The last of the four books that I bought to help me prefer for my PhD was “Getting a PhD in Law” by Caroline Morris and Cian Murphy, 2011. Obviously the book is aimed at prospective and current law PhD students, and I wouldn’t recommend it for students of other disciplines.
The book covers: preparing a research application; legal methodologies; writing your thesis; the supervisory relationship; PhD problems; the viva; publishing your work; and finally life after the PhD. The book isn’t quite as accessible as other PhD advice books that I have read, as I had to re-read certain sections to make sure I understood them fully. The advice in the book is solid, but I didn’t notice any particular techniques that they suggested that differed to what I’d already read in other books.
That said, I really struggled when writing my PhD research proposal’s methodology section. My first draft basically said “I will go to the library and read lots. Maybe I will interview people but I don’t know who or why.” Not exactly a winning research proposal! I read the legal methodology section in this book and it gave me all the information I needed to understand a) which legal methodologies existed and b) which methodology suited my project. I really believe that reading this section, and thereby strengthening my methodology section, helped me to be accepted onto the PhD studentship. I owe a lot to this section!
Likewise, the authors clearly know what they’re taking about in the legal field. They have included an appendix with a list of useful resources for legal students/ practising lawyers. The list includes websites linked to funding in academia, such as Research Councils UK; websites that list current PhD vacancies, such as http://www.findaphd.com; and websites that provide light relief throughout the PhD process through cartoons and humour. If you’re a lawyer you’ve probably heard of most of them, but there will some that you probably haven’t. Either way, it’s handy having all those links in one place.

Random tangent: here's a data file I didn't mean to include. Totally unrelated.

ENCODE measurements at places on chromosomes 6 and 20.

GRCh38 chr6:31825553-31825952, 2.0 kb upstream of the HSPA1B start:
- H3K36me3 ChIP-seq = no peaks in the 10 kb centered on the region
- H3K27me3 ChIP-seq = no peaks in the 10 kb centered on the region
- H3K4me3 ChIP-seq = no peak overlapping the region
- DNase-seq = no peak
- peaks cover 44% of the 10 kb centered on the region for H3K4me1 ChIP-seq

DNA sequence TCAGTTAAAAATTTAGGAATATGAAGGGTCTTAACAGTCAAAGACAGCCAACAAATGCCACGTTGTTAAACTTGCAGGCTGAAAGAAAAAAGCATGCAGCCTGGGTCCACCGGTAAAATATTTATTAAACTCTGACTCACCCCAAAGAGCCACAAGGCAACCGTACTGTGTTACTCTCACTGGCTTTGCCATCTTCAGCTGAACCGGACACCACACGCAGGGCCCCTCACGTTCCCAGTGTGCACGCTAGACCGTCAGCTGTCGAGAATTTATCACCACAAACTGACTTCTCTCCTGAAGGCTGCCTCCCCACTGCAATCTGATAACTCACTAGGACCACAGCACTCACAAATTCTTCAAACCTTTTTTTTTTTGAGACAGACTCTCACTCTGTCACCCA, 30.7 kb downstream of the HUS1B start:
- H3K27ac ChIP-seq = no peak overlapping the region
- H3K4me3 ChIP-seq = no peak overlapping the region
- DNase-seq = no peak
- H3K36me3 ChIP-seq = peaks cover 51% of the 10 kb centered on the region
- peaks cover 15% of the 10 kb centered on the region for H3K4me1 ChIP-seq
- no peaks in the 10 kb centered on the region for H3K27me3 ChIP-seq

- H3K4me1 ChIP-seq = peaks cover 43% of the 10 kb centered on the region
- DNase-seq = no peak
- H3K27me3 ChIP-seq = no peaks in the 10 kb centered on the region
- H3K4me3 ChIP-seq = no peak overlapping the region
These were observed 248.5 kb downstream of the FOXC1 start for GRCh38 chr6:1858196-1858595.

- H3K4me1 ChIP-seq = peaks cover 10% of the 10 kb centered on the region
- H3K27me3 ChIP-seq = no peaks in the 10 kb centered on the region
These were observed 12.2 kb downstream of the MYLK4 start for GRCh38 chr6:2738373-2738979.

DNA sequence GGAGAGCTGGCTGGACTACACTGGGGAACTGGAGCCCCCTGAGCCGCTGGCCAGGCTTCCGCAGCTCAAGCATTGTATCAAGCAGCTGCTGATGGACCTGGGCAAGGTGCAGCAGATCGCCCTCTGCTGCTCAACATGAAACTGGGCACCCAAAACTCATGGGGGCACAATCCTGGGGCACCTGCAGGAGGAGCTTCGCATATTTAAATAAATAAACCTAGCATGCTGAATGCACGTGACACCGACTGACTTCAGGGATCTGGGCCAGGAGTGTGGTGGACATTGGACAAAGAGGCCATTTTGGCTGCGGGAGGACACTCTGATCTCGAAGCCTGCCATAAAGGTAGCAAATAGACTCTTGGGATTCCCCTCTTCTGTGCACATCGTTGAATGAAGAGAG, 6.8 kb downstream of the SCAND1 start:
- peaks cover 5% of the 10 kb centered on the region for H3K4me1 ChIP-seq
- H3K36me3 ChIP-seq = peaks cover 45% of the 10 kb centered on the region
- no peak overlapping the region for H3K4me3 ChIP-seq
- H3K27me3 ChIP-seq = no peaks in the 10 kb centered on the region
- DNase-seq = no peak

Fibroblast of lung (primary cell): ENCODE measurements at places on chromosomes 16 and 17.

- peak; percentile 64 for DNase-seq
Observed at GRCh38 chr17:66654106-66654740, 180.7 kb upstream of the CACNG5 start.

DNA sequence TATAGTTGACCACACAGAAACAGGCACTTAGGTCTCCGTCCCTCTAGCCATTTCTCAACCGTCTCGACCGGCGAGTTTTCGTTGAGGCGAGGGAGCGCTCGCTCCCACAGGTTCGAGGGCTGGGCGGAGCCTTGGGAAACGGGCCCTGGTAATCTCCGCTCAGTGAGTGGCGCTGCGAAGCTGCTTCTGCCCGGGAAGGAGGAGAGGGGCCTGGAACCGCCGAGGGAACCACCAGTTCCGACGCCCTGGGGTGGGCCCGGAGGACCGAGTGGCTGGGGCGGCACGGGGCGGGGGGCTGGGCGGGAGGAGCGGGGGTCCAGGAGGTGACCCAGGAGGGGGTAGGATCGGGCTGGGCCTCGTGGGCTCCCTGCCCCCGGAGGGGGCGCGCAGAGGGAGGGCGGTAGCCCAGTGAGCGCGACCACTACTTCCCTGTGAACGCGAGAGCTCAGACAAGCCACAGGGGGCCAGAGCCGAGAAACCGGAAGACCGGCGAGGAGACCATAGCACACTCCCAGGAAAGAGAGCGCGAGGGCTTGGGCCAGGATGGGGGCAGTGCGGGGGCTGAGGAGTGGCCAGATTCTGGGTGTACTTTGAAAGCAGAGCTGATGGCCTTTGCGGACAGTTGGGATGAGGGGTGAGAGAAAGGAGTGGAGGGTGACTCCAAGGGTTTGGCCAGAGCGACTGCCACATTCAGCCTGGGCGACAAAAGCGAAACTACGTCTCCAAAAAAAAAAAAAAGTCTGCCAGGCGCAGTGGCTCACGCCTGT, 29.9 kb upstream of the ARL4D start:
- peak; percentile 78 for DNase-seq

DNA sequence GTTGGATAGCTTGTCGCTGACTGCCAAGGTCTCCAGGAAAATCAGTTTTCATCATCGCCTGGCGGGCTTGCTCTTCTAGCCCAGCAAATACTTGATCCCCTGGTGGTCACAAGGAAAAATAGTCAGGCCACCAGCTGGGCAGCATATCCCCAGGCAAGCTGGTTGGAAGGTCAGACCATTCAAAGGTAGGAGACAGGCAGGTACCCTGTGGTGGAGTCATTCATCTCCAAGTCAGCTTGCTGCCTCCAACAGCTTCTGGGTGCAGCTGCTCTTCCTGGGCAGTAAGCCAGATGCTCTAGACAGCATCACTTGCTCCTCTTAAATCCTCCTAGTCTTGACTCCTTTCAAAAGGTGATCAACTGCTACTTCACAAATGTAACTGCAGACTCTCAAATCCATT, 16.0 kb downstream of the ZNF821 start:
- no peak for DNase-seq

They also include a list of their favourite “blawgs” (legal blogs) in the book which is extremely useful. One of the blogs (sorry, I’m not using the word ‘blawg’, it’s ridiculous) that they recommend, along with the main EU and UK legal institutions, is IPKat at http://www.ipkitten.blogspot.com. The blog focuses on developments in the area of intellectual property law, which is what my PhD will focus on. Somehow, I’d never heard of the blog, but after checking it out, I found that it’s simply brilliant! I would recommend you have a look for yourself if intellectual property law interests you at all.
I think that this book contains a wealth of resources, funding organisations and legal organisations relevant to anyone doing a law PhD. Whilst the content is a good overview of the PhD process, I would recommend reading this book in conjunction with a more in-depth thesis-writing book to make sure you gain a thorough understanding of how to tackle each aspect of a PhD. It is still a very worthwhile read for legal students, particularly the methodology section and lists of resources.